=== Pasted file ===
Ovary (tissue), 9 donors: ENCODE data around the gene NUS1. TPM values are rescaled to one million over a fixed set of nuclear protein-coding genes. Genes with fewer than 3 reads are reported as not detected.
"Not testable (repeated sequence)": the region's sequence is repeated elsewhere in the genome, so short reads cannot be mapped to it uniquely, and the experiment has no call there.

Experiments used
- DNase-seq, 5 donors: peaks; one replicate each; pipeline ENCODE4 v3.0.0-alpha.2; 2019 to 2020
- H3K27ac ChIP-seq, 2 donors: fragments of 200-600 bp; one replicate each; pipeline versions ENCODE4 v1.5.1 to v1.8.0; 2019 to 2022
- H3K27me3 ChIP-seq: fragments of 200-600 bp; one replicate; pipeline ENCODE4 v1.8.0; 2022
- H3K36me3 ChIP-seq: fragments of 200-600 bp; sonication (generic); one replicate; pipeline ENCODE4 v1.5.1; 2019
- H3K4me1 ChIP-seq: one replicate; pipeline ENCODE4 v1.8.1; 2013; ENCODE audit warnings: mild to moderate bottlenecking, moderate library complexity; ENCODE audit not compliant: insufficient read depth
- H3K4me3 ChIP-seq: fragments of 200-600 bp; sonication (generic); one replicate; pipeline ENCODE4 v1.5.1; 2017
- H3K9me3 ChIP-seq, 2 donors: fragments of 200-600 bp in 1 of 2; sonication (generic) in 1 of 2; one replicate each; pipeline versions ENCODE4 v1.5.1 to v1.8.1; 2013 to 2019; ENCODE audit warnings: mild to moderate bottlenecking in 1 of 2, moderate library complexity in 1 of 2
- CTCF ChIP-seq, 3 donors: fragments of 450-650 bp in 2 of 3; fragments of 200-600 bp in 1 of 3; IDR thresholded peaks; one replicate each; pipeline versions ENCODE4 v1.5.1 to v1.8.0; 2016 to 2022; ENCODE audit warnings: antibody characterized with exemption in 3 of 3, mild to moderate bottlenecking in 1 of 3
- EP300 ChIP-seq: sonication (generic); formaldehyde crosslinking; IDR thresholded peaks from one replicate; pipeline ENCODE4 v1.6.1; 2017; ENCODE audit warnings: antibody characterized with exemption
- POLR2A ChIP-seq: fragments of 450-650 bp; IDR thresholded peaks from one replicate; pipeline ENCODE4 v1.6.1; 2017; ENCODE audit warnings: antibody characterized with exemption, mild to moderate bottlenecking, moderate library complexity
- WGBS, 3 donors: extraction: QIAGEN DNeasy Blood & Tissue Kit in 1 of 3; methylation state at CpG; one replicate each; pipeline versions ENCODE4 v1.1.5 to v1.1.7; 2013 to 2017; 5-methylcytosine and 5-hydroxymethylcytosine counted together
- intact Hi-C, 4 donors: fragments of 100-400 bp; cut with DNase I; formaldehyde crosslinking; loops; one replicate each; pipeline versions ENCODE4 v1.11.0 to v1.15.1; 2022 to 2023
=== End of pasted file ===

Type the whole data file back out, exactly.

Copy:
Ovary (tissue), 9 donors: ENCODE data around the gene NUS1. TPM values are rescaled to one million over a fixed set of nuclear protein-coding genes. Genes with fewer than 3 reads are reported as not detected.
"Not testable (repeated sequence)": the region's sequence is repeated elsewhere in the genome, so short reads cannot be mapped to it uniquely, and the experiment has no call there.

Experiments used
- DNase-seq, 5 donors: peaks; one replicate each; pipeline ENCODE4 v3.0.0-alpha.2; 2019 to 2020
- H3K27ac ChIP-seq, 2 donors: fragments of 200-600 bp; one replicate each; pipeline versions ENCODE4 v1.5.1 to v1.8.0; 2019 to 2022
- H3K27me3 ChIP-seq: fragments of 200-600 bp; one replicate; pipeline ENCODE4 v1.8.0; 2022
- H3K36me3 ChIP-seq: fragments of 200-600 bp; sonication (generic); one replicate; pipeline ENCODE4 v1.5.1; 2019
- H3K4me1 ChIP-seq: one replicate; pipeline ENCODE4 v1.8.1; 2013; ENCODE audit warnings: mild to moderate bottlenecking, moderate library complexity; ENCODE audit not compliant: insufficient read depth
- H3K4me3 ChIP-seq: fragments of 200-600 bp; sonication (generic); one replicate; pipeline ENCODE4 v1.5.1; 2017
- H3K9me3 ChIP-seq, 2 donors: fragments of 200-600 bp in 1 of 2; sonication (generic) in 1 of 2; one replicate each; pipeline versions ENCODE4 v1.5.1 to v1.8.1; 2013 to 2019; ENCODE audit warnings: mild to moderate bottlenecking in 1 of 2, moderate library complexity in 1 of 2
- CTCF ChIP-seq, 3 donors: fragments of 450-650 bp in 2 of 3; fragments of 200-600 bp in 1 of 3; IDR thresholded peaks; one replicate each; pipeline versions ENCODE4 v1.5.1 to v1.8.0; 2016 to 2022; ENCODE audit warnings: antibody characterized with exemption in 3 of 3, mild to moderate bottlenecking in 1 of 3
- EP300 ChIP-seq: sonication (generic); formaldehyde crosslinking; IDR thresholded peaks from one replicate; pipeline ENCODE4 v1.6.1; 2017; ENCODE audit warnings: antibody characterized with exemption
- POLR2A ChIP-seq: fragments of 450-650 bp; IDR thresholded peaks from one replicate; pipeline ENCODE4 v1.6.1; 2017; ENCODE audit warnings: antibody characterized with exemption, mild to moderate bottlenecking, moderate library complexity
- WGBS, 3 donors: extraction: QIAGEN DNeasy Blood & Tissue Kit in 1 of 3; methylation state at CpG; one replicate each; pipeline versions ENCODE4 v1.1.5 to v1.1.7; 2013 to 2017; 5-methylcytosine and 5-hydroxymethylcytosine counted together
- intact Hi-C, 4 donors: fragments of 100-400 bp; cut with DNase I; formaldehyde crosslinking; loops; one replicate each; pipeline versions ENCODE4 v1.11.0 to v1.15.1; 2022 to 2023